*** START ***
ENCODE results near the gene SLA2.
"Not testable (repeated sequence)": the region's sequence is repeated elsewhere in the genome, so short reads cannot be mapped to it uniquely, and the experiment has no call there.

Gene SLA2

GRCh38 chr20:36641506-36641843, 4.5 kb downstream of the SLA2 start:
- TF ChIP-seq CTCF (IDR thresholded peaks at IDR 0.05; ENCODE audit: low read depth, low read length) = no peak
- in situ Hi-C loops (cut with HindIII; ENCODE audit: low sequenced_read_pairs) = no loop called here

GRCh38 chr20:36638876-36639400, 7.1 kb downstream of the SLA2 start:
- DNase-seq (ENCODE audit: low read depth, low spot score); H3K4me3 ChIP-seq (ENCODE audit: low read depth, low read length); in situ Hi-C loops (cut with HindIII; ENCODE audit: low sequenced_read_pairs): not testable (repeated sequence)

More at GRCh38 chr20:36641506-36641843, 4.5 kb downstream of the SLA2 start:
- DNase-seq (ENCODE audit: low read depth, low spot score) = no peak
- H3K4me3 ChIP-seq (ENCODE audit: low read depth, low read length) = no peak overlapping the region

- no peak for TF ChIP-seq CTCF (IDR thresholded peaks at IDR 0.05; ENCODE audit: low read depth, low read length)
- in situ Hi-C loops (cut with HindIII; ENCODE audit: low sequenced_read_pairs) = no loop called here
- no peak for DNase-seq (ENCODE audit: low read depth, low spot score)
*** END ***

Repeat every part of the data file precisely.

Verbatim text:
ENCODE results near the gene SLA2.
"Not testable (repeated sequence)": the region's sequence is repeated elsewhere in the genome, so short reads cannot be mapped to it uniquely, and the experiment has no call there.

Gene SLA2

GRCh38 chr20:36641506-36641843, 4.5 kb downstream of the SLA2 start:
- TF ChIP-seq CTCF (IDR thresholded peaks at IDR 0.05; ENCODE audit: low read depth, low read length) = no peak
- in situ Hi-C loops (cut with HindIII; ENCODE audit: low sequenced_read_pairs) = no loop called here

GRCh38 chr20:36638876-36639400, 7.1 kb downstream of the SLA2 start:
- DNase-seq (ENCODE audit: low read depth, low spot score); H3K4me3 ChIP-seq (ENCODE audit: low read depth, low read length); in situ Hi-C loops (cut with HindIII; ENCODE audit: low sequenced_read_pairs): not testable (repeated sequence)

More at GRCh38 chr20:36641506-36641843, 4.5 kb downstream of the SLA2 start:
- DNase-seq (ENCODE audit: low read depth, low spot score) = no peak
- H3K4me3 ChIP-seq (ENCODE audit: low read depth, low read length) = no peak overlapping the region

- no peak for TF ChIP-seq CTCF (IDR thresholded peaks at IDR 0.05; ENCODE audit: low read depth, low read length)
- in situ Hi-C loops (cut with HindIII; ENCODE audit: low sequenced_read_pairs) = no loop called here
- no peak for DNase-seq (ENCODE audit: low read depth, low spot score)